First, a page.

Death isn't scary for me anymore. How I die is what keeps bugging me.

Now that I know I am dying I have a few suggestions for my friends. It is very important to me that they accept the fact that I am dying. It doesn't help me to hear them say that I am looking better or that I will be up and about soon. I won't. When some of my friends do not accept that I am dying it makes it difficult for me to talk about what I feel and what my hopes are for them. By what they say (or don't say) and what they do, they are telling me they don't want to face the fact that I am dying; nor I guess their own death one day.

When some people are unable to talk openly, it also makes it difficult for my kids because they have fewer people to lean on. Fortunately, I have family and friends who do accept the natural process of my dying. It is their gift to my kids and me that can never be repaid.

What would I suggest to employers who have someone with a terminal illness working for them? Terminal illness does not mean that a person is useless. It means so much for people to feel useful and needed. Do not let them go 'for their own good.' As long as they can work, with some help from others at the job, please let them work. Some people can even do some of their work at home. Let them. Employers and employees need to realize that working together during this difficult time can help them both.

What about my medical treatment? Doctors and other medical staff often mean well but they sometimes forget they are dealing with people. When things first began happening to me it was all too fast for me to think clearly. My kids were very worried and, therefore, they took over asking the questions that needed to be asked, e.g., What is happening? How soon can he come home? Is there anything we can do? What are his chances of recovery? What things do you think we need to know to help us to help him? Often these questions were dodged because there were no clear answers. There were educated guesses, however, and I think we deserved to know what they were.

I was brought into emergency five times before coming home to die and in three of those times I was given too much oxygen which made me 'drunk' for days. I don't remember my son's birthday because I was 'out of it' for three days. The frustrating thing for my family was that the first two times it happened, no one believed my kids when they told doctors that I wasn't acting as I normally would. They said my kids were exaggerating about what they saw and were being too protective of me.

When my kids finally got the doctor to explain why I had appeared intoxicated or senile for a few days at a time they were able to protect me from it recurring the next time I was rushed to the hospital. In other words, when they knew the facts, or educated guesses, of what was happening to me they could work together with the medical staff to give me the best care I could get.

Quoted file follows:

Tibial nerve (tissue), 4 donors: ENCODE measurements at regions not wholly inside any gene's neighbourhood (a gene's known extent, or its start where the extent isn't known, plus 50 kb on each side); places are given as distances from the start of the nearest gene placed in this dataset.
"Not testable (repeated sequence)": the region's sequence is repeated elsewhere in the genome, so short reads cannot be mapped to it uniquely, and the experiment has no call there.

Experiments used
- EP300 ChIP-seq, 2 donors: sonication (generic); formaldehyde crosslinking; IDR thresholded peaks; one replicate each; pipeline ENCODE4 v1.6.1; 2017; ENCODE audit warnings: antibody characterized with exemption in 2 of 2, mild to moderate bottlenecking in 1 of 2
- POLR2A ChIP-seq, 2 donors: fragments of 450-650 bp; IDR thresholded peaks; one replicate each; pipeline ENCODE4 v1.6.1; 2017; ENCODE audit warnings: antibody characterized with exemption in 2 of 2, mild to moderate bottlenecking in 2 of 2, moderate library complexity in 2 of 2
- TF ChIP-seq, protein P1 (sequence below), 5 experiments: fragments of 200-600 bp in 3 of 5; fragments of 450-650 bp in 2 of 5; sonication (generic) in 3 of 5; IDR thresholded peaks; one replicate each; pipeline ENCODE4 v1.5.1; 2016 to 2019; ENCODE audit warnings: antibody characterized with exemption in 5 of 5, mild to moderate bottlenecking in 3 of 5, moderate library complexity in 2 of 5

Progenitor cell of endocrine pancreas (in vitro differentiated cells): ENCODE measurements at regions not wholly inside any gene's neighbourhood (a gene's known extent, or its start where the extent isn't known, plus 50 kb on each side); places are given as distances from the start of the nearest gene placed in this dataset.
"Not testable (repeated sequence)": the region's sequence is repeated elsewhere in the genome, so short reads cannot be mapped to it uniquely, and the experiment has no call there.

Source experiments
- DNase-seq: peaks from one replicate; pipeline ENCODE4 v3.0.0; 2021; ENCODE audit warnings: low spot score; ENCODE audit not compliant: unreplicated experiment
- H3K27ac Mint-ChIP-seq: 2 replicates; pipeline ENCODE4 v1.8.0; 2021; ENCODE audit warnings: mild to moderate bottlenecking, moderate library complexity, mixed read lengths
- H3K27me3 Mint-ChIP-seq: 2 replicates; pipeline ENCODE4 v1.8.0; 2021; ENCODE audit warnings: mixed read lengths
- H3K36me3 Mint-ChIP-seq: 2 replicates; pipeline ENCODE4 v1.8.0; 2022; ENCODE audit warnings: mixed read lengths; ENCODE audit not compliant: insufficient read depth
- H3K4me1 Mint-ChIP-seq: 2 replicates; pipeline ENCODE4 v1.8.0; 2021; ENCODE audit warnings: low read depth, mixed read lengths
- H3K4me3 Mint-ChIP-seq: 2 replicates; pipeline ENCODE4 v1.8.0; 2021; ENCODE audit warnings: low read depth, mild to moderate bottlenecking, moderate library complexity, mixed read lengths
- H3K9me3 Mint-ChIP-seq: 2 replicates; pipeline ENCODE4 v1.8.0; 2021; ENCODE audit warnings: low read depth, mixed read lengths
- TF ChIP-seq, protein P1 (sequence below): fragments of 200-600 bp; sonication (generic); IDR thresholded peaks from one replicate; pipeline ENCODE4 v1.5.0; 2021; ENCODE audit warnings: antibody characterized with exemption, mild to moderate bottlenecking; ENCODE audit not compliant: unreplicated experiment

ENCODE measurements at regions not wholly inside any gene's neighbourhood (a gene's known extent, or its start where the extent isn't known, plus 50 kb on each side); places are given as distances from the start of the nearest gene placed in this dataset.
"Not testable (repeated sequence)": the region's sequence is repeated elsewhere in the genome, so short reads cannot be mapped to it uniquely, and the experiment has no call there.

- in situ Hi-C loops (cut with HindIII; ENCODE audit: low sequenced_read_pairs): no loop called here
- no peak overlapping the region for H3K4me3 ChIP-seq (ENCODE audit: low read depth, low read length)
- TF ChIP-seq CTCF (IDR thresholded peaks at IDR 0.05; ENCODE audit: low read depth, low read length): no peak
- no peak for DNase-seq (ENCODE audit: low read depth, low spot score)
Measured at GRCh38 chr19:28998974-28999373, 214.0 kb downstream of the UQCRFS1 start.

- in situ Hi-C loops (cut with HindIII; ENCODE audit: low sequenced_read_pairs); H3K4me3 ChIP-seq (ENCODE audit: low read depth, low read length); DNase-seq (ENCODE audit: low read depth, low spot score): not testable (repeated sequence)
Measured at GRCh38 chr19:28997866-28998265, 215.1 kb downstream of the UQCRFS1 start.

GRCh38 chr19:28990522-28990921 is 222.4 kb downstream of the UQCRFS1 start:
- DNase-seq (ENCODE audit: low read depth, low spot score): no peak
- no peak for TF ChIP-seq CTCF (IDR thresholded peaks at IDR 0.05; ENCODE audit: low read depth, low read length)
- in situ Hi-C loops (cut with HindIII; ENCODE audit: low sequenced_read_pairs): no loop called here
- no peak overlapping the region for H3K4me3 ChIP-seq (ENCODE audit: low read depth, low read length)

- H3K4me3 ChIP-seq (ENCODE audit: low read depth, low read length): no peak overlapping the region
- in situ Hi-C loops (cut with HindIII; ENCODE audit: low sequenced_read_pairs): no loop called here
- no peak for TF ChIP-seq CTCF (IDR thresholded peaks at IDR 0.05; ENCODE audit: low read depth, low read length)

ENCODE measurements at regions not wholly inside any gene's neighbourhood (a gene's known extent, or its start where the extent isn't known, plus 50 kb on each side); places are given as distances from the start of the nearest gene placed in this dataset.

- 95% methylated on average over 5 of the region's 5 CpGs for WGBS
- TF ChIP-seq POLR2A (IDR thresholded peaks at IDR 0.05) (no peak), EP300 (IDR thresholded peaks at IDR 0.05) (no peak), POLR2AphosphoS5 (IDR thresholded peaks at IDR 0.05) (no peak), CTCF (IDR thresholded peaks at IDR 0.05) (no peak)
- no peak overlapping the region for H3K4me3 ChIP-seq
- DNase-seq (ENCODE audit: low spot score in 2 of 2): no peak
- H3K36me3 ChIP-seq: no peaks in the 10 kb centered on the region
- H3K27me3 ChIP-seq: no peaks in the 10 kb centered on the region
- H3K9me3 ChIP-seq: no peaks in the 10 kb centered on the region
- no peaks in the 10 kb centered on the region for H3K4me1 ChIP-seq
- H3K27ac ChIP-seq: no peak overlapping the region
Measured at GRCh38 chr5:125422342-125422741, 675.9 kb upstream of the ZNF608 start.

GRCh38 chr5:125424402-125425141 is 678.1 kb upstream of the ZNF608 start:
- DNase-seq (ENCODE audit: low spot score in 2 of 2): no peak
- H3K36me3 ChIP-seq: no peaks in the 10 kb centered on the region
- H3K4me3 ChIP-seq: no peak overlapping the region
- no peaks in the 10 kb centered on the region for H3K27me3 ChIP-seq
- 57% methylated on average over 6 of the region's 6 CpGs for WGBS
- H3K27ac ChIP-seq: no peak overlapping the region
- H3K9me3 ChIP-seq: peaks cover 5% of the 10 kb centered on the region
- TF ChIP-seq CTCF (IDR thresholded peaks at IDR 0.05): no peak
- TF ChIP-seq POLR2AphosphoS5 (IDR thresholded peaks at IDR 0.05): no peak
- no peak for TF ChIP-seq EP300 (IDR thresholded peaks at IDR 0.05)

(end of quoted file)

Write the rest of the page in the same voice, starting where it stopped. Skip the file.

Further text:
So often in the hospital I heard other patients complain that people weren't listening to them. It seems to me life would be easier if everyone worked together, for it would spread the knowledge around to the people who know the patient best and who can assist him the best. Nurses often complained of the same thing. They admitted the doctors were extremely busy and, therefore, only had five-to-ten minutes to spend with each patient. What infuriated them was that they were the professional staff who saw the patients the most yet their opinion was often not even consulted, never mind listened to.

People make life so complicated when really it is quite simple. Imagine all the lawsuits that would never be laid against doctors, nurses, and hospitals if the patients and their families were involved from the beginning. A simple consent form isn't enough. Knowledge gives me self-confidence and some form of control which after nearly 60 years of living I have gotten used to having.

Perhaps one day, writers and the rest of the world will talk more with people who are dying. Better yet, let's get the children and the politicians to talk to us. They could learn a lot about living from people who are dying.

There are three things that keep coming back to me these days and maybe you can use them for your book. It will be the last time I guess that anything I say will mean something to more than just my kids and friends.

Faith in God makes accepting death easier. Faith in people will give people, like me, a more dignified death in the future than is possible today.

Employers need to understand that one day they will die as well and, therefore, they should benefit from the presence of someone who may be dying but hasn't given up on life or given up on being productive.

Friends need to understand as well that dying people still have the normal needs that we all have. I still think of having a good time, playing cards, reading the newspaper, getting into a good political argument. I enjoy laughing even though at times I need to cry. If my wife were alive, I would still enjoy sex and the comfort of a kiss and a hug. I also need to talk about my death, which is not meant to be morbid or to remind you that you are going to die one day too. Dying is not scary all the time but sometimes I feel I have to handle it all by myself because people don't understand what it's like.

My kids have been super for they hug me and let me hug back. They talk about how they feel and about how I feel. They help me make plans and try to ensure that I get the best treatment available. Sometimes they love me too much and that makes me sad because I know I must leave them. That is the hardest of all.